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Thursday, April 18, 2013

“Gladstone”, by Roy Jenkins

698 pages, Random House, ISBN-13: 978-0679451440

There are two opposite poles in the writing of biographies: “Let's explain the man by including everything he did” or “Let's explain the man by stringing together the highlights of his life.” Roy Jenkins has opted for the first choice in his biography Gladstone in a big way. This book is a massive catalog of what Gladstone did, said, and thought throughout his long and impressively productive life. But somewhere along the line Jenkins forgot the part about explaining the man's life. After battling my way through this monster, I was left saying “So what?”

If you're hoping for some sort of insight into the man and his achievements, prepare to be disappointed. What you get is a massive laundry list of speeches made and not made, books purchased, and walks taken; a tidal wave of minutiae that utterly obscures the larger picture. Good heavens, after 700+ pages I expect some insight into the man and his importance. Jenkins certainly receives an ‘A’ for effort, but he barely attempts any sort of analysis: what was so important about Gladstone? What were his finest achievements? In short, why does he matter?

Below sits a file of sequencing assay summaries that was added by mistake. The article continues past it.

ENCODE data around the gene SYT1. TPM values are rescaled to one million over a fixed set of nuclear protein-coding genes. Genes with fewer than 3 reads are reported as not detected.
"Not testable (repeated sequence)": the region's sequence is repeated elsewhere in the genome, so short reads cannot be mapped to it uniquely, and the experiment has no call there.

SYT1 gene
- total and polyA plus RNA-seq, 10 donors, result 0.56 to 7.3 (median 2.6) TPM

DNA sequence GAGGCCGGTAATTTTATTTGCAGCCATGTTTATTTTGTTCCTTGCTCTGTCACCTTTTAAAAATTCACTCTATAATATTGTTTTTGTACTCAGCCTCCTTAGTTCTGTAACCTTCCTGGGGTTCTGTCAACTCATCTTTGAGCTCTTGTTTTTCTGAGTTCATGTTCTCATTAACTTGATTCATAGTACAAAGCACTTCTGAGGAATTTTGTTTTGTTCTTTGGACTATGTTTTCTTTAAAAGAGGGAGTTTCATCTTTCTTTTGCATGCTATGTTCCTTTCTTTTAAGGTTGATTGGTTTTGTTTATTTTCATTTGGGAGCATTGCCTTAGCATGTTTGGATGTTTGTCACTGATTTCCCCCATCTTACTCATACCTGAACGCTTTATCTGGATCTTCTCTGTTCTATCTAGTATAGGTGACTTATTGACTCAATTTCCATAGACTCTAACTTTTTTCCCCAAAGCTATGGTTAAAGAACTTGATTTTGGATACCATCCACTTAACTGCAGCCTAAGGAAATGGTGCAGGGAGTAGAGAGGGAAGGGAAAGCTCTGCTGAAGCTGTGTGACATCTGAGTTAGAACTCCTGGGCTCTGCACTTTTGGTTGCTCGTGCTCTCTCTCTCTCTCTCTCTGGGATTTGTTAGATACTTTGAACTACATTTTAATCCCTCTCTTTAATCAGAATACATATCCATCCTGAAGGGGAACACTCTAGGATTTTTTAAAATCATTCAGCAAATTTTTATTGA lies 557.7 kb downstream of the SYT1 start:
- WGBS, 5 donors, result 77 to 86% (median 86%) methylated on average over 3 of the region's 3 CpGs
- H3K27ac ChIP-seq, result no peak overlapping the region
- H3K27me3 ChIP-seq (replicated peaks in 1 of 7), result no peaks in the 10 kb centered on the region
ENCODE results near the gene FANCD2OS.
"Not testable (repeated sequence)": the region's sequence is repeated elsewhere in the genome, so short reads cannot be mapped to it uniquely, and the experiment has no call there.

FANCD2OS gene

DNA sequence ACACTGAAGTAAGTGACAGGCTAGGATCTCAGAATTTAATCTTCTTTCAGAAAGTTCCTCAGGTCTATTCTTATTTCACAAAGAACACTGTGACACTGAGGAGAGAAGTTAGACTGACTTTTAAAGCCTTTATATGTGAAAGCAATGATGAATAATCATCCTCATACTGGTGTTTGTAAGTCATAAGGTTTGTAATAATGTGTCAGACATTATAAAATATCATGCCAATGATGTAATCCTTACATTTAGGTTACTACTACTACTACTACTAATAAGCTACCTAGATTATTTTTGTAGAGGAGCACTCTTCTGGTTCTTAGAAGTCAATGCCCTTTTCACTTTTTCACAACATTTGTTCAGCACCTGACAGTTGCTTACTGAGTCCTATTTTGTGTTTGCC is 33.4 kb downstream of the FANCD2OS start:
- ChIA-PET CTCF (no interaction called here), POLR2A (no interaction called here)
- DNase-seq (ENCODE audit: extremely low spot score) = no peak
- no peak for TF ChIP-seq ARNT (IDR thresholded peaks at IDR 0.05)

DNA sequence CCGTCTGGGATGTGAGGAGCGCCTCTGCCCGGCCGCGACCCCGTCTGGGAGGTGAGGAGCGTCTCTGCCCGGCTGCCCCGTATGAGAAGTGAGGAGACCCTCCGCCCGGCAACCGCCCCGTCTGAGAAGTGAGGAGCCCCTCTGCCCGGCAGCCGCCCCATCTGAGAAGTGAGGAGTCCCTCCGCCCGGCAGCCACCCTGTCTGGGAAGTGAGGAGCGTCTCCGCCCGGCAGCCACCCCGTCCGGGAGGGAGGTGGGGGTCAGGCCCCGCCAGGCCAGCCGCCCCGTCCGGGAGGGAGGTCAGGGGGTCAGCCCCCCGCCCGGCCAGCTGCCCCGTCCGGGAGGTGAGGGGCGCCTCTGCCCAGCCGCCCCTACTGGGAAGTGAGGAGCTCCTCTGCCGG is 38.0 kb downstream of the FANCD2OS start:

This book lacks the heart and soul of a good biography. It gives a lot of minute details about aspects of his life without ever tying them together into a bigger picture. While the book talks about Gladstone's religion and refers at times to his own repressed sexuality, the book never provides a theory on why he starts spending so much time reforming prostitutes. Repeatedly, Jenkins refers to his walks and tells a little about the woman, but the psychology of Gladstone is not better understood due to his writing. More important, Jenkins never provides enough context to understand where a bill or action is coming from. I mean this on both a personal and macro level. So Gladstone wanted justice for Ireland. Why? Also, what was the big picture that made this such an important part of 19th Century British politics?

One final criticism, Jenkins may have delved into Gladstone, but he fails to draw clear images of the surrounding cast. A good biography should provide knowledge of the time, but I learned little about Peel, Palmerston, Disraeli, Victoria or Albert. I learned less about the great diplomatic and political issues of the time. For a better understanding of this man and his time, I strongly suggest books on Disraeli, which, like their main character, are written with more flair and panache. Also books on Victorians by Gertrude Himmelfarb and Asa Briggs provide more knowledge than Roy Jenkins’ book.

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